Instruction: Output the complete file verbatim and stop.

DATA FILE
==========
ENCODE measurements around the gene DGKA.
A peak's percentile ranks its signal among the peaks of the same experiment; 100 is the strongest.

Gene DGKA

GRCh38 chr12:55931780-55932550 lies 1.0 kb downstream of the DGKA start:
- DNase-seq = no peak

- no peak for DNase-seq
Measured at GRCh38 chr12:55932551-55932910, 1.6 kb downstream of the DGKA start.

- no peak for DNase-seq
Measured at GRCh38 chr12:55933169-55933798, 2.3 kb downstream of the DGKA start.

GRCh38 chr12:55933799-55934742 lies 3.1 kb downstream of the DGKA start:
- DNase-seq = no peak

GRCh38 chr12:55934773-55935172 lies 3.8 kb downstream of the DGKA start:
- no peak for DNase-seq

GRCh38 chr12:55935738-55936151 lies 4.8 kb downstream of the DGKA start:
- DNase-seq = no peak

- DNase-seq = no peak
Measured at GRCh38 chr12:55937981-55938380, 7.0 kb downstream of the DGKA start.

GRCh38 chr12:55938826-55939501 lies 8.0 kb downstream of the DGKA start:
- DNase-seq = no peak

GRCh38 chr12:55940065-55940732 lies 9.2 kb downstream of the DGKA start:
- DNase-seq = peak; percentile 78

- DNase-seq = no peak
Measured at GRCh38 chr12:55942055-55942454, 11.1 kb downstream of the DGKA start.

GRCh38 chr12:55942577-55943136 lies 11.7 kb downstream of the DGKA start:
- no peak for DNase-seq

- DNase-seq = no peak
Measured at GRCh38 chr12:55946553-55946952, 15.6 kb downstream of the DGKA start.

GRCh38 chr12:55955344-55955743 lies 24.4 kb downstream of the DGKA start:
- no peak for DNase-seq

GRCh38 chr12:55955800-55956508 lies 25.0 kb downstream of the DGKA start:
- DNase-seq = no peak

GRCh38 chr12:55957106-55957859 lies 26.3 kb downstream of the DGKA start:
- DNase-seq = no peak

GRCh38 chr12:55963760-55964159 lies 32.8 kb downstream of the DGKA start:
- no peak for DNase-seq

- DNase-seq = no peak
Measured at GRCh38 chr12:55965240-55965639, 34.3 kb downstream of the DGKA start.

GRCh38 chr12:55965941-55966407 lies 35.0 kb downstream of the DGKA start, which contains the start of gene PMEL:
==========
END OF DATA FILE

ENCODE measurements around the gene DGKA.
A peak's percentile ranks its signal among the peaks of the same experiment; 100 is the strongest.

Gene DGKA

GRCh38 chr12:55931780-55932550 lies 1.0 kb downstream of the DGKA start:
- DNase-seq = no peak

- no peak for DNase-seq
Measured at GRCh38 chr12:55932551-55932910, 1.6 kb downstream of the DGKA start.

- no peak for DNase-seq
Measured at GRCh38 chr12:55933169-55933798, 2.3 kb downstream of the DGKA start.

GRCh38 chr12:55933799-55934742 lies 3.1 kb downstream of the DGKA start:
- DNase-seq = no peak

GRCh38 chr12:55934773-55935172 lies 3.8 kb downstream of the DGKA start:
- no peak for DNase-seq

GRCh38 chr12:55935738-55936151 lies 4.8 kb downstream of the DGKA start:
- DNase-seq = no peak

- DNase-seq = no peak
Measured at GRCh38 chr12:55937981-55938380, 7.0 kb downstream of the DGKA start.

GRCh38 chr12:55938826-55939501 lies 8.0 kb downstream of the DGKA start:
- DNase-seq = no peak

GRCh38 chr12:55940065-55940732 lies 9.2 kb downstream of the DGKA start:
- DNase-seq = peak; percentile 78

- DNase-seq = no peak
Measured at GRCh38 chr12:55942055-55942454, 11.1 kb downstream of the DGKA start.

GRCh38 chr12:55942577-55943136 lies 11.7 kb downstream of the DGKA start:
- no peak for DNase-seq

- DNase-seq = no peak
Measured at GRCh38 chr12:55946553-55946952, 15.6 kb downstream of the DGKA start.

GRCh38 chr12:55955344-55955743 lies 24.4 kb downstream of the DGKA start:
- no peak for DNase-seq

GRCh38 chr12:55955800-55956508 lies 25.0 kb downstream of the DGKA start:
- DNase-seq = no peak

GRCh38 chr12:55957106-55957859 lies 26.3 kb downstream of the DGKA start:
- DNase-seq = no peak

GRCh38 chr12:55963760-55964159 lies 32.8 kb downstream of the DGKA start:
- no peak for DNase-seq

- DNase-seq = no peak
Measured at GRCh38 chr12:55965240-55965639, 34.3 kb downstream of the DGKA start.

GRCh38 chr12:55965941-55966407 lies 35.0 kb downstream of the DGKA start, which contains the start of gene PMEL: